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Intelligence agencies to face 'cleanup agenda'

From Bob Costantini
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WASHINGTON (CNN) -- The incoming chairman of the Senate Intelligence Committee says he will have a "cleanup agenda" ready when Democrats take power in January.

Sen. Jay Rockefeller of West Virginia said the agenda will include reviews of the Bush administration's warrantless eavesdropping and the CIA's secret prisons.

Rockefeller said he wants to correct what he called a "lack of oversight" by the committee that gave free rein to the Bush administration in the war on terror.

"It's not understandable to me, but the majority party sort of didn't want to do a lot of oversight," Rockefeller said in an interview aired Thursday on CNN Radio.

Rockefeller said the committee, which oversees U.S. intelligence operations, should be "holding people accountable, and what I hope to do is be aggressive on that."

The four-term Democrat will be taking over the chairmanship of the committee from Republican Sen. Pat Roberts of Kansas.

Rockefeller has criticized Roberts' handling of the committee's probe into the faulty intelligence underpinning the administration's arguments for the 2003 invasion of Iraq.

He said he wants the committee to finish that contentious review, which has been delayed since before the 2004 elections.

Rockefeller expressed concern over the warrantless domestic surveillance program to Vice President Dick Cheney soon after the National Security Agency launched the effort following the terrorist attacks of September 11, 2001.

He said he plans to resist allowing the NSA to continue its eavesdropping program, which the Bush administration calls a "terrorist surveillance program."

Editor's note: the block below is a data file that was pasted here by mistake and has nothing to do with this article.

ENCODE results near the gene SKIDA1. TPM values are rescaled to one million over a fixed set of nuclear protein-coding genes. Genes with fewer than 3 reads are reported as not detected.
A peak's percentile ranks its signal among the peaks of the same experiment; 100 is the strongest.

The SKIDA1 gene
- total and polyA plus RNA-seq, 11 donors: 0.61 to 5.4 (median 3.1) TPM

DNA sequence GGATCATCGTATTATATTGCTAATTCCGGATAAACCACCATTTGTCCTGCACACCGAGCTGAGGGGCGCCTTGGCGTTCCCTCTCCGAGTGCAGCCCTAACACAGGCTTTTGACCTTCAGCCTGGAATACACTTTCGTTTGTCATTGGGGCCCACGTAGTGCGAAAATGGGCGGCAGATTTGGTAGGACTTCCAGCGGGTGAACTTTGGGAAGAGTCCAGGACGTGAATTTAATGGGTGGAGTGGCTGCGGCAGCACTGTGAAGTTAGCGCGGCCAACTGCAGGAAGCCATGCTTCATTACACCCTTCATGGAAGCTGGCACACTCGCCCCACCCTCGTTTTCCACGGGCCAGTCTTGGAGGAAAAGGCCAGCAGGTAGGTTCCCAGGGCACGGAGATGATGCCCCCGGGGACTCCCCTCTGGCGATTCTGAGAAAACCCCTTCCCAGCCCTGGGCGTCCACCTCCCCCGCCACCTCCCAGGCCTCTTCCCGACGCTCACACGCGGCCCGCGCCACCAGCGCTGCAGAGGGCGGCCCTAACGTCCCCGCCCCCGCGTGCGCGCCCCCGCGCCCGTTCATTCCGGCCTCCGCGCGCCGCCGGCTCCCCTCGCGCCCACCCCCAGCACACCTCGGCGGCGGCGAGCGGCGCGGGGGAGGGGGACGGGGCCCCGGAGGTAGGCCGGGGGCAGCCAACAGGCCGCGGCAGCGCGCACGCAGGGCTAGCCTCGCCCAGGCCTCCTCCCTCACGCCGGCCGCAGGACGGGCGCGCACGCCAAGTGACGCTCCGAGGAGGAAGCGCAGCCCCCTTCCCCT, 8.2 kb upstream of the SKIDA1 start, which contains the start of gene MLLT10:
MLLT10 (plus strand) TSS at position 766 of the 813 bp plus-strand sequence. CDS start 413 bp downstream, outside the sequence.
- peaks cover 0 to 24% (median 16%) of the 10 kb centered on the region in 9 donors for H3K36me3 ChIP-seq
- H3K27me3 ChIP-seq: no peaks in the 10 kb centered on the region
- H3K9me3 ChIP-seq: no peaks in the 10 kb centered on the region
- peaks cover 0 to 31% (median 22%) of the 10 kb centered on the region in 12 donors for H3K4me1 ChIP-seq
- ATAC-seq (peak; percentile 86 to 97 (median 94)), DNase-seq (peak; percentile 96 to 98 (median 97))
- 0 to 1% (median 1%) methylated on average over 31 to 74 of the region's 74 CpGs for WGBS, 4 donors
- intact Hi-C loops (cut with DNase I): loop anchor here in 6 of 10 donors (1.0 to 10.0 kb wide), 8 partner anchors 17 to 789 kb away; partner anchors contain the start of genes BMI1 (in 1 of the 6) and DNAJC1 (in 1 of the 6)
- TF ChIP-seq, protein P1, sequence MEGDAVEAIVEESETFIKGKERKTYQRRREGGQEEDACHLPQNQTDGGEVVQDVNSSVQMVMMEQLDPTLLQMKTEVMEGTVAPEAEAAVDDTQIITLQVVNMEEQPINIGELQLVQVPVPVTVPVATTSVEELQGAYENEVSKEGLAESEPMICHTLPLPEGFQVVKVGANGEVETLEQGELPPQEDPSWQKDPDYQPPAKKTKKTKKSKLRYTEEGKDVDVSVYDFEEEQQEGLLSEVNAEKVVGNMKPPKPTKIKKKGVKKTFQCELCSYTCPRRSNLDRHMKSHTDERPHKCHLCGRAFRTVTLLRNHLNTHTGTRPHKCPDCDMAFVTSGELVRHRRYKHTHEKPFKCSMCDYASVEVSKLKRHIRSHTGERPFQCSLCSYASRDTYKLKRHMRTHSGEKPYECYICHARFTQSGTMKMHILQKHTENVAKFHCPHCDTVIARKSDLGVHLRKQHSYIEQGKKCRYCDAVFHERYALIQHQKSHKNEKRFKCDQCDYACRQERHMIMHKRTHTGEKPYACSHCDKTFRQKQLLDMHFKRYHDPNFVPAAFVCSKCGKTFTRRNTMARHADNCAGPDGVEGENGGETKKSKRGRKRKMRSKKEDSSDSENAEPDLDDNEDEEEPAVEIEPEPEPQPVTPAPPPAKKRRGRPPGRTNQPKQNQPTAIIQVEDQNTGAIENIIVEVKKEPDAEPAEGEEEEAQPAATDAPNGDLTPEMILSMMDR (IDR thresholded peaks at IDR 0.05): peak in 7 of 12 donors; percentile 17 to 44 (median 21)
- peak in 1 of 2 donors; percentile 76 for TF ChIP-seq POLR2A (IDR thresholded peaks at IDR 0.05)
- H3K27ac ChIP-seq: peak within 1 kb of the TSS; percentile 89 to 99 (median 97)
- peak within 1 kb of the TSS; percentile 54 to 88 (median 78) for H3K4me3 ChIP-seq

The program allows the NSA to listen in on international communications involving people suspected of having ties to terrorists without a court's approval first, as a 1978 law requires.

Some legal scholars have called the program an illegal intrusion on Americans' privacy, but the Bush administration defended it as a necessary tool in the battle against the al Qaeda terrorist network.

In August, a federal judge in Michigan overturned the program and ordered it ended.

The government appealed, and President Bush has urged Congress to give him the power to continue the program, but the legislation has stalled and appears unlikely to pass in the current lame-duck session.

Bush signed a bill limiting the rights of prisoners designated "enemy combatants" to challenge their detention at Guantanamo Bay, Cuba, and elsewhere.

Rockefeller led a fight to amend the legislation to be more favorable for challenges, but each time Democrats came up a few votes short in the Senate.

Rockefeller said he would revisit the issue and "the whole question of accountability, to know what's going on where and be informed, even if it's just the intelligence committees of the House and Senate."

He said his committee will likely take a hard look at the "secret prisons" being run by the CIA around the globe.

Bush acknowledged the existence of those facilities in September when he announced that top al Qaeda prisoners would be transferred to the U.S. prison camp at the Guantanamo Bay naval base for trial before military tribunals.


Democratic Sen. Jay Rockefeller says he cannot understand why the previous committee leadership "didn't want to do a lot of oversight."



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